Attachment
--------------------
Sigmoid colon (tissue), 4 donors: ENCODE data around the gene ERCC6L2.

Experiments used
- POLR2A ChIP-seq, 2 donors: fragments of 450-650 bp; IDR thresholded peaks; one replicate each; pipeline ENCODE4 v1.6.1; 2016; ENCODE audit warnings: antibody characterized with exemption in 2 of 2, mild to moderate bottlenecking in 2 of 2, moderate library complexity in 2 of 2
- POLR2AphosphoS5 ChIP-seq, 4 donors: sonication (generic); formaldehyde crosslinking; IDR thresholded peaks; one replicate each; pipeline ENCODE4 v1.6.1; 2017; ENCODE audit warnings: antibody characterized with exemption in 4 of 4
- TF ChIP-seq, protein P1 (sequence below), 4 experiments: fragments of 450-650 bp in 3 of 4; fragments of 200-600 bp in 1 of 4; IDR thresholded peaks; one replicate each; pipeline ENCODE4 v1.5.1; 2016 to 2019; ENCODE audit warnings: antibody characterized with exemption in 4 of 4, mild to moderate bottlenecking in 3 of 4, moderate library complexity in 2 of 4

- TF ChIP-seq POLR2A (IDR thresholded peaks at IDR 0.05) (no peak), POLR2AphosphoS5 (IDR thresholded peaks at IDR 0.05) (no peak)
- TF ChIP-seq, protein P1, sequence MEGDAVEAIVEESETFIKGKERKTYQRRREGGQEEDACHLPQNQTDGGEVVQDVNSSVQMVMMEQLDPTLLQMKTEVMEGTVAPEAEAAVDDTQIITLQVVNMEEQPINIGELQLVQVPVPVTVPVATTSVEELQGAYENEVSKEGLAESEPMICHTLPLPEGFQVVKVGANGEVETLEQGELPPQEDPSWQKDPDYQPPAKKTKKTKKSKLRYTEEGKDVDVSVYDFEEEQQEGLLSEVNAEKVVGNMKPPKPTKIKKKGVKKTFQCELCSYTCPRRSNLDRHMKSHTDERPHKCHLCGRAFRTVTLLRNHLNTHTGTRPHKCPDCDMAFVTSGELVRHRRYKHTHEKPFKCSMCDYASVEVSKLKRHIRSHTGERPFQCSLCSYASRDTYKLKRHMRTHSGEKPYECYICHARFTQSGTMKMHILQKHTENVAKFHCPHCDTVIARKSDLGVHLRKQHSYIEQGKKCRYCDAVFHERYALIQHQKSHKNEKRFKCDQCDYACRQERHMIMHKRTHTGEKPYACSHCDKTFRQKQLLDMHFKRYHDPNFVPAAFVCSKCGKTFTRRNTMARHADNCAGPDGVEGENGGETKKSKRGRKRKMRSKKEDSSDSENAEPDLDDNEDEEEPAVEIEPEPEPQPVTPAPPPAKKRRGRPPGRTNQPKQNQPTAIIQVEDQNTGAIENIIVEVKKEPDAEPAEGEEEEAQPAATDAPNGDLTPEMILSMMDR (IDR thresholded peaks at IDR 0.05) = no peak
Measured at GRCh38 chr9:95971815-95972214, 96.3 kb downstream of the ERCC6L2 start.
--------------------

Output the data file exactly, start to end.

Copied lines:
Sigmoid colon (tissue), 4 donors: ENCODE data around the gene ERCC6L2.

Experiments used
- POLR2A ChIP-seq, 2 donors: fragments of 450-650 bp; IDR thresholded peaks; one replicate each; pipeline ENCODE4 v1.6.1; 2016; ENCODE audit warnings: antibody characterized with exemption in 2 of 2, mild to moderate bottlenecking in 2 of 2, moderate library complexity in 2 of 2
- POLR2AphosphoS5 ChIP-seq, 4 donors: sonication (generic); formaldehyde crosslinking; IDR thresholded peaks; one replicate each; pipeline ENCODE4 v1.6.1; 2017; ENCODE audit warnings: antibody characterized with exemption in 4 of 4
- TF ChIP-seq, protein P1 (sequence below), 4 experiments: fragments of 450-650 bp in 3 of 4; fragments of 200-600 bp in 1 of 4; IDR thresholded peaks; one replicate each; pipeline ENCODE4 v1.5.1; 2016 to 2019; ENCODE audit warnings: antibody characterized with exemption in 4 of 4, mild to moderate bottlenecking in 3 of 4, moderate library complexity in 2 of 4

- TF ChIP-seq POLR2A (IDR thresholded peaks at IDR 0.05) (no peak), POLR2AphosphoS5 (IDR thresholded peaks at IDR 0.05) (no peak)
- TF ChIP-seq, protein P1, sequence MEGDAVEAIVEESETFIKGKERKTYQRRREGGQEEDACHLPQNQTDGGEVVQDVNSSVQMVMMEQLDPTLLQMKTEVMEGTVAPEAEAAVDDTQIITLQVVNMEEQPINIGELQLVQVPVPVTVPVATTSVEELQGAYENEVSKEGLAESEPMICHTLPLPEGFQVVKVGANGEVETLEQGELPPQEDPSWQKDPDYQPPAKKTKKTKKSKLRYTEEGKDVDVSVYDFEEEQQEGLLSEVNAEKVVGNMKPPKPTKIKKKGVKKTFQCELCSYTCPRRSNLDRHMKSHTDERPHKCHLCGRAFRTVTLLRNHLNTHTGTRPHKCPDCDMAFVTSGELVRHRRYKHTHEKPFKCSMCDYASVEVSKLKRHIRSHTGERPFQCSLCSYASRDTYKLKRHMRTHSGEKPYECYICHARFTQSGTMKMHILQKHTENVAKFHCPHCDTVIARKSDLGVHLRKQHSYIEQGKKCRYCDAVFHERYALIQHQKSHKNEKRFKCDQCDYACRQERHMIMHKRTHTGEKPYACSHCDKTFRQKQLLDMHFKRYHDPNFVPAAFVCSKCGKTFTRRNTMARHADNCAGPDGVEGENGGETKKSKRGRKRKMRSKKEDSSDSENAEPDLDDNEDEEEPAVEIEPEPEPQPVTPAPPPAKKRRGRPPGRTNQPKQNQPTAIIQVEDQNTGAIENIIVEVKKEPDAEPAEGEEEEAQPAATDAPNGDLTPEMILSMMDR (IDR thresholded peaks at IDR 0.05) = no peak
Measured at GRCh38 chr9:95971815-95972214, 96.3 kb downstream of the ERCC6L2 start.